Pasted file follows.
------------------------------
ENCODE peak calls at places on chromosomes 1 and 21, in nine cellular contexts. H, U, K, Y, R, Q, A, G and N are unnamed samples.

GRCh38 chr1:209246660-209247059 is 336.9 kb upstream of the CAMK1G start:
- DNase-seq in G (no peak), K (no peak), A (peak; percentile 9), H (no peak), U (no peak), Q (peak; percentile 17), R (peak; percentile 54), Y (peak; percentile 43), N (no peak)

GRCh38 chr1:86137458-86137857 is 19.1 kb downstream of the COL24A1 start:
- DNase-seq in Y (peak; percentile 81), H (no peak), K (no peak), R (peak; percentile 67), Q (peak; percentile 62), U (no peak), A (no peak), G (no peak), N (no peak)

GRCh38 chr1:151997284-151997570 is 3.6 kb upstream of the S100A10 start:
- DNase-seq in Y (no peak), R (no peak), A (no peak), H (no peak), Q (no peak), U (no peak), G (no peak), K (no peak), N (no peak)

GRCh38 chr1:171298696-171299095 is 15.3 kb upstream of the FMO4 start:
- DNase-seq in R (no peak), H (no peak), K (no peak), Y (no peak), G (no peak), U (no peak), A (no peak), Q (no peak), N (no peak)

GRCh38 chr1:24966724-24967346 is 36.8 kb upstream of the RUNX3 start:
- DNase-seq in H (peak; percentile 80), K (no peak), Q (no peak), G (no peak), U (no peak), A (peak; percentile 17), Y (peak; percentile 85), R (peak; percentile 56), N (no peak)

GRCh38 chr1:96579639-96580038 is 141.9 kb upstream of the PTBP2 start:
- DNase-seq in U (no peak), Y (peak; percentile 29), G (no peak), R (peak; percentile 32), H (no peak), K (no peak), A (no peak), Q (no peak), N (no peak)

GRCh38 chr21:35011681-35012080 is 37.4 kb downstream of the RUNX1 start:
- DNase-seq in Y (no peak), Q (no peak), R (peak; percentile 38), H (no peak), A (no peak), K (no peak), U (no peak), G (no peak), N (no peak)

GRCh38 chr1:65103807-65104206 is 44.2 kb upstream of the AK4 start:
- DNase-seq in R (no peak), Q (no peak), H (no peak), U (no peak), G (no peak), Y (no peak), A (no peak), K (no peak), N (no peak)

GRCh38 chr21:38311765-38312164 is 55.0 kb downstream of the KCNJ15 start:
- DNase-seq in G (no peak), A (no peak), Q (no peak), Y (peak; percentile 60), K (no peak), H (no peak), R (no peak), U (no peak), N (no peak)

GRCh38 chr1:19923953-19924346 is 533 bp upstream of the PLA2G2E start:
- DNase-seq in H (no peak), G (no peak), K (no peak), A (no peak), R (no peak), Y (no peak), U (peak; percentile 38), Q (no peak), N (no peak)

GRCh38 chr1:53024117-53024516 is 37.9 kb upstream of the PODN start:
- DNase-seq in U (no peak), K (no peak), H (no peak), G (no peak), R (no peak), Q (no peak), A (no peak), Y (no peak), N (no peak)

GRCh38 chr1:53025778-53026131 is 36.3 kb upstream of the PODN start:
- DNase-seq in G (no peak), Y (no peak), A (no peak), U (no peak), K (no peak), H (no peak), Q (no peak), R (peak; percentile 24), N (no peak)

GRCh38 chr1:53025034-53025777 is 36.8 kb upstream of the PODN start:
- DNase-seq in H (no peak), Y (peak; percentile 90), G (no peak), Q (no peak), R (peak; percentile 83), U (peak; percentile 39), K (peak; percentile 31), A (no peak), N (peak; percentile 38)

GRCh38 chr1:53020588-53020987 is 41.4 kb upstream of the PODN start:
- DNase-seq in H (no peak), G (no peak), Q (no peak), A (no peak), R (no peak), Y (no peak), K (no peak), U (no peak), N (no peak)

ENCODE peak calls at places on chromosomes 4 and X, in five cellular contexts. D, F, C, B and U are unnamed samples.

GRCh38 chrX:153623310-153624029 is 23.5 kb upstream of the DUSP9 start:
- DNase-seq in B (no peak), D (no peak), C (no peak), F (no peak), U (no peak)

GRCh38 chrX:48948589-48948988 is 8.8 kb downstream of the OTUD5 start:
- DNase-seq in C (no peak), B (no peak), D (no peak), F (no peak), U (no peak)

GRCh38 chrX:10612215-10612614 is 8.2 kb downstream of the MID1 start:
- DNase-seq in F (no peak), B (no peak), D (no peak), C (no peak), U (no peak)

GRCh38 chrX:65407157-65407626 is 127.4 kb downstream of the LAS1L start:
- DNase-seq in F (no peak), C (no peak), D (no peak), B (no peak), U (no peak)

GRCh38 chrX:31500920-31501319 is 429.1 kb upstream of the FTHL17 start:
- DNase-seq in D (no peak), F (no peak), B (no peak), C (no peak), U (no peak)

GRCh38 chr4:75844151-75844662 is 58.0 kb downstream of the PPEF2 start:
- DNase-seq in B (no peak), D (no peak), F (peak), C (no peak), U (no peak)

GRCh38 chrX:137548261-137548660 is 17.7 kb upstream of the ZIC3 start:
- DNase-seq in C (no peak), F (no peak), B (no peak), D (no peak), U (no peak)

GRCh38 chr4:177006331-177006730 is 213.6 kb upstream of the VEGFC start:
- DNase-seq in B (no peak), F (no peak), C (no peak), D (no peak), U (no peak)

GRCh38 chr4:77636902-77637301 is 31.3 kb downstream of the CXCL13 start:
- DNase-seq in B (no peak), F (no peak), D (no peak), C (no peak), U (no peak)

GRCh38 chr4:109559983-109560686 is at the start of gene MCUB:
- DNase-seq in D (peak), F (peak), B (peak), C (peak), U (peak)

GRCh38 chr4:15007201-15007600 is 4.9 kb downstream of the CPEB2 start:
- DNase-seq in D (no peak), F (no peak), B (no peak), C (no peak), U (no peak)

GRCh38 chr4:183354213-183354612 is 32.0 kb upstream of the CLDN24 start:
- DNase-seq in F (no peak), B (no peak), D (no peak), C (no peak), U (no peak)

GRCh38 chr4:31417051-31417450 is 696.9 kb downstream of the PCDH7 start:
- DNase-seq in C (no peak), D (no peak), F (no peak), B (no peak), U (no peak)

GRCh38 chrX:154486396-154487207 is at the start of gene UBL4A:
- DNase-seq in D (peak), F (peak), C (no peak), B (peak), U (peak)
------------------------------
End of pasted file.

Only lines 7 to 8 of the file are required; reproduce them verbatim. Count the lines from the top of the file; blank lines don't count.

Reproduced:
- DNase-seq in Y (no peak), R (no peak), A (no peak), H (no peak), Q (no peak), U (no peak), G (no peak), K (no peak), N (no peak)

GRCh38 chr1:171298696-171299095 is 15.3 kb upstream of the FMO4 start: